Updated: 2020-12-13 by
If someone calls you on the phone in the District of Columbia offering you discount health insurance for $29 a month, hang up and report them to the Department of Insurance, Securities and Banking.
Worthless insurance is one of many scams that unscrupulous people are trying to sell to consumers confused by Obamacare. To satisfy the requirements of the new law, you must have a qualified insurance plan. If you don't, not only will you miss out on cost-saving insurance subsidies, you will probably be subject to a tax penalty.
Beware of scammers who may try to persuade to you buy insurance outside of DC Health Link. Below is a list of common types of scams.
Common Obamacare Scams
The “Obamacare Card.” No such card exists. If anyone tries to sell you such a thing, it's a scam.
Unidentified callers asking for sensitive personal information. Watch out for scammers claiming to be from the federal government who request information such as bank routing numbers, your Medicare ID, your Social Security number, or even credit card numbers. If a legitimate government official calls you, they will not ask for this information -- usually, they will already have it on file.
Arrest threats. If you get email, phone calls, or text messages saying you could be arrested for failure to purchase health insurance, it's a scam. Even if you break the law by going without health insurance, you won't be arrested.
Cheap insurance. Be alert to fake websites, faxes, or other communications promising insurance for prices too good to be true. As mentioned above, if someone tries to sell you Obamacare insurance for $29 per month, ignore them -- or better yet, report them.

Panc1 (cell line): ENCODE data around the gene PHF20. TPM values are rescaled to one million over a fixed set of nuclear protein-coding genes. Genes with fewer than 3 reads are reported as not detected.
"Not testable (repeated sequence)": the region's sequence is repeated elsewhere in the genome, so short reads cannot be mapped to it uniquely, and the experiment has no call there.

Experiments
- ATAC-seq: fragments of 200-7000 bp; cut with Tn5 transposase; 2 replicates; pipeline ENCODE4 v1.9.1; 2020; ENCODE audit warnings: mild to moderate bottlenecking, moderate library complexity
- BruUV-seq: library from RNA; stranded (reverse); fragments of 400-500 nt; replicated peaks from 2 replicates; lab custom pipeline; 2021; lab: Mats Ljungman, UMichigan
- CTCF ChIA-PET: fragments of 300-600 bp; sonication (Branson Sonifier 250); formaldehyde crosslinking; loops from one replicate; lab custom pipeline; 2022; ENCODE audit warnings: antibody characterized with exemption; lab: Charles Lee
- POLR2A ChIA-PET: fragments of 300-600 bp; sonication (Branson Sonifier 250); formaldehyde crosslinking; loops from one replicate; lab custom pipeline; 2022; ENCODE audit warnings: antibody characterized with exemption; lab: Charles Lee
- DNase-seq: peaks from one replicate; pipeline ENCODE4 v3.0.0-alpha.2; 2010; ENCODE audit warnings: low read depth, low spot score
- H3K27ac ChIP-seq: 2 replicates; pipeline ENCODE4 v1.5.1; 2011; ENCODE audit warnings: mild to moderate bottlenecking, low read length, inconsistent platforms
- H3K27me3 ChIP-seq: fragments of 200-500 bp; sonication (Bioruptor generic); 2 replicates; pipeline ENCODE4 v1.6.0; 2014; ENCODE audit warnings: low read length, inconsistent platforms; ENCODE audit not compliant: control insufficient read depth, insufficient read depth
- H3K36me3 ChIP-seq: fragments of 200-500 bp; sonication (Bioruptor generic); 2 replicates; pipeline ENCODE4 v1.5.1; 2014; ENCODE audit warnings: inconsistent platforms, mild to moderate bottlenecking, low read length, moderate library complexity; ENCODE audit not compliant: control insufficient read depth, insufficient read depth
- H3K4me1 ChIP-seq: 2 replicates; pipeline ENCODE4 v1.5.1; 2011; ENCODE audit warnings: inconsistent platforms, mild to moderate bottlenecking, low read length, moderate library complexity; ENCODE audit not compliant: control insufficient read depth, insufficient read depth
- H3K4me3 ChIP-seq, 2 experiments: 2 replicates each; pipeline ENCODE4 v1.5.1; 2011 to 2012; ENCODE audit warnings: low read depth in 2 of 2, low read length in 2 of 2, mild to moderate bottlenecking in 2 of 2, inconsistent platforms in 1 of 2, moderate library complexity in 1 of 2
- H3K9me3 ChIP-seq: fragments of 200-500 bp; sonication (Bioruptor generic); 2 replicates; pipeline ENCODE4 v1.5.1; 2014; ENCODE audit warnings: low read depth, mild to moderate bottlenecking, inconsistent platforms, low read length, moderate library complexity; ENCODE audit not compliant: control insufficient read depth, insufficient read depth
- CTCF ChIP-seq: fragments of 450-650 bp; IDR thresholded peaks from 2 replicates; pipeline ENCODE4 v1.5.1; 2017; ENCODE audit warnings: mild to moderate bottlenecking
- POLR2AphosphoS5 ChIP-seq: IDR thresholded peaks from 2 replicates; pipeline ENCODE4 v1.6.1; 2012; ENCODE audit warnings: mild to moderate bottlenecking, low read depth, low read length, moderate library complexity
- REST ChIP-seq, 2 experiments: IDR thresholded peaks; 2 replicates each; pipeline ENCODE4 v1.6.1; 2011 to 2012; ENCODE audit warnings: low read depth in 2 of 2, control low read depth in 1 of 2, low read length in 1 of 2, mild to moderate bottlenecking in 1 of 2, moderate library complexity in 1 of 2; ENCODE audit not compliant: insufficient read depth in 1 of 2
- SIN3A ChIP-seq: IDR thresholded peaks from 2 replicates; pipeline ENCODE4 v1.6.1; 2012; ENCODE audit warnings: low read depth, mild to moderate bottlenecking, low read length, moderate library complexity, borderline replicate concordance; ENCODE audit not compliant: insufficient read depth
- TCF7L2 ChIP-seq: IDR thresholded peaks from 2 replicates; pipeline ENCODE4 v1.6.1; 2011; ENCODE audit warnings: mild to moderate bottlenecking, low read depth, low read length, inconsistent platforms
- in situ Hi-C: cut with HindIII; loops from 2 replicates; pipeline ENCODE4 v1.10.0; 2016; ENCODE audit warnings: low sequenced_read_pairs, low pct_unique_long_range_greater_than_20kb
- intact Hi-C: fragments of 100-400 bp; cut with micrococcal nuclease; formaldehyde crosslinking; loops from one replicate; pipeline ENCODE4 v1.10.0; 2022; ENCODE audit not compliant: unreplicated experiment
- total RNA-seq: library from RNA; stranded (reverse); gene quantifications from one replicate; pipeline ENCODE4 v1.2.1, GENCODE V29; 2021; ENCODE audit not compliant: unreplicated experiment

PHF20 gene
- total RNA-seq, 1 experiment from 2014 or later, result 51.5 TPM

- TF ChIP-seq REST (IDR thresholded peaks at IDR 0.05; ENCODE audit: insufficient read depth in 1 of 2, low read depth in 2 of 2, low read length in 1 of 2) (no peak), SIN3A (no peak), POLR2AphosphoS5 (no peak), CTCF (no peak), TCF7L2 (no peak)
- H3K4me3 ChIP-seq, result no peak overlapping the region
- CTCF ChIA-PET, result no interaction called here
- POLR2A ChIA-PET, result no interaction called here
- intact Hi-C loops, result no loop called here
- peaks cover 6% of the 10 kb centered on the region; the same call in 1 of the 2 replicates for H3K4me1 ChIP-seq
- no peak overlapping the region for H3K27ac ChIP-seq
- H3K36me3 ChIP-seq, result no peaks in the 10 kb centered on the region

Impostor navigators and counselors. The Affordable Care Act created funding for trained “navigators” and certified application counselors to help you purchase insurance. Scammers have already begun to prey on senior citizens and low-income individuals by falsely claiming to be navigators and extracting personal information from confused citizens. Here's where to find a legitimate helper in the District of Columbia.
- False claims that your existing insurance plan has been canceled. Beware emails or phone calls that prompt you to divulge sensitive information by claiming that your health insurance has been canceled. Insurers are required to send you a letter before canceling your insurance plan; respond to it by calling your provider directly. (Here are some tips on what to do if your insurer does in fact cancel your existing plan.)
- Fake "government" websites. Regulators and enforcement agencies have been shutting down sham websites that provide false information about health care options while pretending to be government websites. Be sure you are shopping for coverage only at the official health insurance exchange for the District of Columbia.
How to File a Complaint Against an Obamacare Scammer in the District of Columbia
If you think someone has tried to scam you, alert the District of Columbia agency that regulates insurance: Department of Insurance, Securities and Banking.